Maddox has gotten two more pit bulls since. They complement the cameras she's got set up to watch her house's perimeter. She lives alone, and a dog with a scary reputation makes for great security in the inner city.

"They're very protective," Maddox says. "They guard the house. If you treat them with respect and take care of them and don't train them to fight they'll be good dogs."

Maddox is the other side of the coin. Her dogs don't compete. They're not famous in the pit bull contest circuit. She's just someone vulnerable who feels safe with them around, a doting owner who treats her dogs like they're her protective children.

"I never had kids and I feel I have a lot of love to give," she says. "I just love them."

When Hodges
was growing up, the popular guys in the neighborhood fought their pit bulls.

"I first seen it when I was young," he says. "I was like, 'Oh, this is cool' because I grew up in an area where all the older guys doing it had the fancy cars, had all the money, so I'm like, 'I want to do it! I want to do it!'"

Dog fighting is the ever-present undertone to their hobby, the unvoiced accusation they see in people's stares. But every one of them here is adamant that the illegal sport is wrong.

"I do know a few who do it," Hodges says, "but that's what they do. Like you might know somebody that sells drugs."

Tilford says he can spot the dog fighters as soon as they walk in his store. "They come in here and ask certain questions," he says. He refuses to serve them. "And certain bloodlines are known as fighting bloodlines." The fighting dogs are covered in scars. That's the giveaway.

"If I find out somebody fights dogs I instantly distance myself from them," Smith shouts. "We want nothing to do with them. Somebody comes in here and we got any suspicions of any kind of illegal activity, if they walk in here with a dog with scars, he's gettin' up out of here."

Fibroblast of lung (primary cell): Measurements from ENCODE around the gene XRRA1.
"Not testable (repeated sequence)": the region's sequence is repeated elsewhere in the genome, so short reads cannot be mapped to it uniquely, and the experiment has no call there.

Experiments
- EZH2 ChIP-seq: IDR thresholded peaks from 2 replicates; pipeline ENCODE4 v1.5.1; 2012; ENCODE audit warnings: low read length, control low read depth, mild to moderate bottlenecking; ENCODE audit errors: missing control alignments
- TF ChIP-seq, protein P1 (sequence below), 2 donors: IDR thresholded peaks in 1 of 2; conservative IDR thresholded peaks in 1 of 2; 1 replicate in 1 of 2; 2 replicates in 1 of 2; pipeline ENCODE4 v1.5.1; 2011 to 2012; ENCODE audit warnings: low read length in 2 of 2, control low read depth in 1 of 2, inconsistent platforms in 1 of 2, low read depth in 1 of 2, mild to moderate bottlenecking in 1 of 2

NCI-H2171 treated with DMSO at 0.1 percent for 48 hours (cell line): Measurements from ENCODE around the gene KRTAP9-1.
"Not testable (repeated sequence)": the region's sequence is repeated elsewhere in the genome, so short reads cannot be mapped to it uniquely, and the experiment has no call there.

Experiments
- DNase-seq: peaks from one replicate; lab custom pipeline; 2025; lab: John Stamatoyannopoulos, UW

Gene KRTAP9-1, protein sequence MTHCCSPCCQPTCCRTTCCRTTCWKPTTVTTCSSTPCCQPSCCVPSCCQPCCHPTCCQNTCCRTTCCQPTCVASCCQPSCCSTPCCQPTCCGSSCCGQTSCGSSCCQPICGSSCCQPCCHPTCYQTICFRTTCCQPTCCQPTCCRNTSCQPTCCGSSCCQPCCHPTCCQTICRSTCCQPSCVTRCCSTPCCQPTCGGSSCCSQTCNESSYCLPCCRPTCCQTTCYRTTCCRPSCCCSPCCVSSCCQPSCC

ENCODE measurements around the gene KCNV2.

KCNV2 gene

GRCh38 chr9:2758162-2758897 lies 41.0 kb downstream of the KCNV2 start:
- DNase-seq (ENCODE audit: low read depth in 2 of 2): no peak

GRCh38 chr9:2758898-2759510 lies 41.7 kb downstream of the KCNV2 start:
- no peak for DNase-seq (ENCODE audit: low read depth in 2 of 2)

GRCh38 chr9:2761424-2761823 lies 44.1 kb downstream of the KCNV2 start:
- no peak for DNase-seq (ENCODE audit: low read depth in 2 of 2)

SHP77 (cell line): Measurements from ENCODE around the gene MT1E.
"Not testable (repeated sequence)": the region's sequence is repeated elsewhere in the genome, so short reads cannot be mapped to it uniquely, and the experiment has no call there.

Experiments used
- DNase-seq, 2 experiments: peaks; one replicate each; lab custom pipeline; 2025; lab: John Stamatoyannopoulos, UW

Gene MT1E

Once Hodges grew older and got his own pit bull, any allure dog fighting might have held for him vanished. You can see it in the way he gently scolds Pow for pissing on the store's floor, how he scoops him up off the ground and holds him like a baby, the way he breaks into a boyish smile as the dog in his arms blissfully kicks its paws and licks his owner's face.

There are no scars on his dog. There aren't any on the other dogs milling around here. Most, in fact, have the lustrous sheen of a pampered pet. Even Pow the champion, who can pull a car's worth of weight.

Pow embodies the paradox of the breed, the contradiction between whether these dogs are pets or protectors, dangerous or misunderstood. It's the contrast between these guys' pride in their dog's toughness and the way someone like Hodges snuggles his like they're fuzzy babies.

For these men here training them to be champions, for the woman raising a dog left to die in a bag, pit bulls combine all those opposites. That's the allure of these dogs, they say, the thing that's unique about them. It's why they'll defend them to anyone who speaks badly of them. This is their chosen breed.

"There's a whole movement against them," Tilford says, as a video of a weight pull plays on the TV while his pit bull Sledgehammer sits quietly at his feet. "But there's a whole movement with them, too."

We welcome user discussion on our site, under the following guidelines:

To comment you must first create a profile and sign-in with a verified DISQUS account or social network ID. Sign up here.

Comments in violation of the rules will be denied, and repeat violators will be banned. Please help police the community by flagging offensive comments for our moderators to review. By posting a comment, you agree to our full terms and conditions. Click here to read terms and conditions.
comments powered by Disqus